Mechanistic and Organic Structure
ORGANISATIONAL BEHAVIOUR PEER ASSESMENT
14th Oct, 2012
Name: Nicholas Roberts
Organizations are viewed as systems in need of control, authority and governance. A distinction is made between formal structure and governance structure, and a network perspective is adopted to investigate the correspondence between structures, and the functions these structures play within groups (Human Relations vol. 37). As a result, research carried out by Tom Burns and George Stalker in the 1960s resulted in the development and fruition of two distinct Organizational Structures – mechanistic and organic. Organizations utilise the functions of mechanistic and organic structures, in order to manage and run establishments. In the past, organizations usually were mainly bureaucratically structured; which meant order and formal authority was the precipice of what establishments operated under. With the constant evolution occurring within societies, organizations recognised the need for revolution and that these two structures were needed to adjust and remain contemporary.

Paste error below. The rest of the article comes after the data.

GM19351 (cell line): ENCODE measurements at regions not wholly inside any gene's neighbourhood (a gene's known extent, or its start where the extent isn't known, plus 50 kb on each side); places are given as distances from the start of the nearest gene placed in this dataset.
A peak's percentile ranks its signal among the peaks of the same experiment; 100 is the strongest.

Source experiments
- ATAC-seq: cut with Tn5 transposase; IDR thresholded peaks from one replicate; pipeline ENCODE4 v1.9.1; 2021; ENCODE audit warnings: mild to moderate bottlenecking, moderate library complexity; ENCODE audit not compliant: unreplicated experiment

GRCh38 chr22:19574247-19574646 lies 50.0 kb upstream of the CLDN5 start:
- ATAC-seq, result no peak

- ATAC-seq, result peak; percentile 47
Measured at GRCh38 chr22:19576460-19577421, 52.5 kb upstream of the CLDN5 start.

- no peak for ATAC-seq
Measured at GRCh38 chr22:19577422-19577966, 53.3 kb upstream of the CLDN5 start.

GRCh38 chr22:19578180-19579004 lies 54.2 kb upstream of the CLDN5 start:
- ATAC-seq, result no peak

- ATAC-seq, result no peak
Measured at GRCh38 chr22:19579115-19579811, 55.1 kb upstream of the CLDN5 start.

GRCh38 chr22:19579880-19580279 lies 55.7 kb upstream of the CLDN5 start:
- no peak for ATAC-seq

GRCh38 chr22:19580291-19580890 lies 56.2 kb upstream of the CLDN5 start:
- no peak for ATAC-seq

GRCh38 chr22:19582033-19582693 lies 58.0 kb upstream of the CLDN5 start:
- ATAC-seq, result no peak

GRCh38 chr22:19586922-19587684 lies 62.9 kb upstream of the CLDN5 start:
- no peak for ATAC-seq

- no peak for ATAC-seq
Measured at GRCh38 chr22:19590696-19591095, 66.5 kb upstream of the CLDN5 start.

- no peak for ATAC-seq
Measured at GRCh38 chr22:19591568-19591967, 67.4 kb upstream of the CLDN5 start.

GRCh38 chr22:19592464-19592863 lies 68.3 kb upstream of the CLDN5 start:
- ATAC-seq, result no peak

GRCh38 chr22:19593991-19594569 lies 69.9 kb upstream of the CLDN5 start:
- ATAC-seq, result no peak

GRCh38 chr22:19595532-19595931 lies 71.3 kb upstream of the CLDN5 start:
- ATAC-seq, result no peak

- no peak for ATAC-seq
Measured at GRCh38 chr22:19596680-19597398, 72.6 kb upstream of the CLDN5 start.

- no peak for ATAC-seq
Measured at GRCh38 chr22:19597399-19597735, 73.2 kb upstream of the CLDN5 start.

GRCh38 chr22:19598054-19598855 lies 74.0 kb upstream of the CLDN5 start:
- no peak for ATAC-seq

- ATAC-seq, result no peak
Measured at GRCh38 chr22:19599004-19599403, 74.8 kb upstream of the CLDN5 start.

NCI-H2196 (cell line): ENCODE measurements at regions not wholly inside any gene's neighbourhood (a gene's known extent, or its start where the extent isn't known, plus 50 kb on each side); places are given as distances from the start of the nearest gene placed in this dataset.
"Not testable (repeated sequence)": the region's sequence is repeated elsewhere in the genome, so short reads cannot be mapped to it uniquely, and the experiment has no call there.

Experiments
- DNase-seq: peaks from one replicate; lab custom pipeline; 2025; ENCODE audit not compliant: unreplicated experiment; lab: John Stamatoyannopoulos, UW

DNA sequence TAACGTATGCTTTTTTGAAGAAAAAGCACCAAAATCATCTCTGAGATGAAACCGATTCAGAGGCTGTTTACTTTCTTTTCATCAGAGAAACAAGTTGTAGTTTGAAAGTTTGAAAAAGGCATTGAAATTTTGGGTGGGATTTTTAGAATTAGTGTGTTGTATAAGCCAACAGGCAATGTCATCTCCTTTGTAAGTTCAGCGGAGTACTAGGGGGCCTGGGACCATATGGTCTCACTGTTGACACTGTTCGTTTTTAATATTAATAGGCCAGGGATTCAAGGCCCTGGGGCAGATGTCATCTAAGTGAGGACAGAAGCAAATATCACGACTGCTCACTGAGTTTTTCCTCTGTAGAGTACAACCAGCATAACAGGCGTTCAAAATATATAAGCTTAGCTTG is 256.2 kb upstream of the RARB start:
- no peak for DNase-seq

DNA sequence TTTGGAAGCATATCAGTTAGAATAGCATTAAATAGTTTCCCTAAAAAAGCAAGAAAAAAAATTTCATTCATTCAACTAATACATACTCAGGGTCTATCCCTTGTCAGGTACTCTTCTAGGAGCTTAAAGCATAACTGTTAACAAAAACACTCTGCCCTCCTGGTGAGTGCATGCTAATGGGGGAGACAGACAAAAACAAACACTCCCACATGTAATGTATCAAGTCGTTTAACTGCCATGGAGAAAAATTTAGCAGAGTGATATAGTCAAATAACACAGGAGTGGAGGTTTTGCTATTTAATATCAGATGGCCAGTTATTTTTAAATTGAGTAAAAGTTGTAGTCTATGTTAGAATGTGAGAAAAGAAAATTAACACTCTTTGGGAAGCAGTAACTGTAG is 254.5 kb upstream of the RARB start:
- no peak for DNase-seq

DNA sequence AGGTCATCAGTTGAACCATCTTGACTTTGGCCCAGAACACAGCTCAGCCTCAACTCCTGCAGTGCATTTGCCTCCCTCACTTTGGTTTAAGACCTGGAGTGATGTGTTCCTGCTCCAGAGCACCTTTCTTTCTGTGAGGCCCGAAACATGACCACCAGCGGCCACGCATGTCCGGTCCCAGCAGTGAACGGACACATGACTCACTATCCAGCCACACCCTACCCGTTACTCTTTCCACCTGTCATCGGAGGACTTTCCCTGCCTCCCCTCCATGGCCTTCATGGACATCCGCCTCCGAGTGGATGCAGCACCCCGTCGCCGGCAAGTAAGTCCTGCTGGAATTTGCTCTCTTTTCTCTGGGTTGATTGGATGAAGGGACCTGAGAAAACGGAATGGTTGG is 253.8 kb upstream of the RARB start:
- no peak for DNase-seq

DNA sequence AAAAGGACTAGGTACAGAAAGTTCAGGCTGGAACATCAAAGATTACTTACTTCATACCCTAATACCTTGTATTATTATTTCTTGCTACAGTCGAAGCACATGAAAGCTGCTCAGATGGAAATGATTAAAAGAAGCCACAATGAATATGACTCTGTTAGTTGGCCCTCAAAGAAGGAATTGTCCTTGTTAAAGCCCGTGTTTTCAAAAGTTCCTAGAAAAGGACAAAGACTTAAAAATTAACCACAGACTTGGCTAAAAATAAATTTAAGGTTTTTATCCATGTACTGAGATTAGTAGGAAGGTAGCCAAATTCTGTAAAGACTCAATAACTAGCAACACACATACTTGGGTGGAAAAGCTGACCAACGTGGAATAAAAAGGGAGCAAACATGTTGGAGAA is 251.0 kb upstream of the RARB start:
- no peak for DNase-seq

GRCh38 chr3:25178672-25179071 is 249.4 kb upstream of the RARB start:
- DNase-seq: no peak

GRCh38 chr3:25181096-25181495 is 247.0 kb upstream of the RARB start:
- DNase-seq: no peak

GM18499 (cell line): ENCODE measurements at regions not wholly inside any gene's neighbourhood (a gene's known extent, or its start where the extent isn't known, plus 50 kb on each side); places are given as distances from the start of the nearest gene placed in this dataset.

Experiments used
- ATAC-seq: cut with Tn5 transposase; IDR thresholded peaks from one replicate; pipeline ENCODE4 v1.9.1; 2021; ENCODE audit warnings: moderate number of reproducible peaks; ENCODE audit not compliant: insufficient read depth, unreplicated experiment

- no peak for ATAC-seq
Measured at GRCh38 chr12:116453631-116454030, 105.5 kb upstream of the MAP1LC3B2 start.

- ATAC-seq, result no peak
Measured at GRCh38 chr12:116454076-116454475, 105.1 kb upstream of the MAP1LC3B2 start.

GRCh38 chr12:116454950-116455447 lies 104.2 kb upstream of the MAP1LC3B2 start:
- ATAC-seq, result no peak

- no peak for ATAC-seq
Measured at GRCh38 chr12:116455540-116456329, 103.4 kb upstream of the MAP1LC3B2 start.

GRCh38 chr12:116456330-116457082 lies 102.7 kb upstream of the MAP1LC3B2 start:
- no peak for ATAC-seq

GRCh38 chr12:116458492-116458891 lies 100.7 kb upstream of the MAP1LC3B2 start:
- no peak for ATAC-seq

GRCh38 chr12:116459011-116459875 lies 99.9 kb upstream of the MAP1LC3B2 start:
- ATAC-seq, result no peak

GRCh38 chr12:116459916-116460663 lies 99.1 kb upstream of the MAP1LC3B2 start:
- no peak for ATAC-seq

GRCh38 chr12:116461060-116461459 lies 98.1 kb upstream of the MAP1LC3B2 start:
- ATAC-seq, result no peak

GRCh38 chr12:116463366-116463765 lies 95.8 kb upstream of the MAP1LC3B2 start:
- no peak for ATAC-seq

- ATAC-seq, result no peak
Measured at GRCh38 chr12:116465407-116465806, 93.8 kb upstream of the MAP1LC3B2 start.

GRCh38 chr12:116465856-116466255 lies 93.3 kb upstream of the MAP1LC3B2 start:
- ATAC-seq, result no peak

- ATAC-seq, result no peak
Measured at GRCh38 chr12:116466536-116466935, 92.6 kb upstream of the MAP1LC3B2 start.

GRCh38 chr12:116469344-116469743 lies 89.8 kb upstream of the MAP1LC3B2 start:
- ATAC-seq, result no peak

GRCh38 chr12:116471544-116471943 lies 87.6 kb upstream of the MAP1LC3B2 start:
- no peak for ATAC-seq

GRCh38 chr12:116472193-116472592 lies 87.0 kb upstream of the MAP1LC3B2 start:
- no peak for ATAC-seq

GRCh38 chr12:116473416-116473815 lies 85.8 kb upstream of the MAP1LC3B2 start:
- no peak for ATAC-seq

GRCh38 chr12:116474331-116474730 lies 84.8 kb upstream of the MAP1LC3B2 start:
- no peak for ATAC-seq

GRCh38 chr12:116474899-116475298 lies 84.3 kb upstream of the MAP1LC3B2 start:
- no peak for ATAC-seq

The mechanistic structure is still usually used in collaboration with the bureaucratic structure. It is a management system based on formality and authority, carefully outlining what is to be done by an individual. Mechanistic structures are mainly for companies that operate in stable environments. Organizations that utilise this structure use authority and management as the focal point. Creativity, forward thinking and change is not needed within organisations that have this type of structure. Colleges and universities are perfect examples of organizations with this implementation, for the main reason that rules and guidelines do not have to change to keep students coming to the institution. Education is a necessity for an individual to progress in today’s revolving world, especially higher education, therefore if an individual wants to be part of...
References: Structures of Organizational Governance — Human Relations March 1984 vol. 37 no. 3 207-223
Likert, R. (1981). System 4: A resource for improving public administration. Public Administration Review, 41(6), 674-678. Retrieved from http://0www.jstor.org.ilsprod.lib.neu.edu/stable/975744
Hatch, Mary Jo. (2006). Organization Theory: Modern, Symbolic, and Postmodern Perspectives. Oxford University Press.
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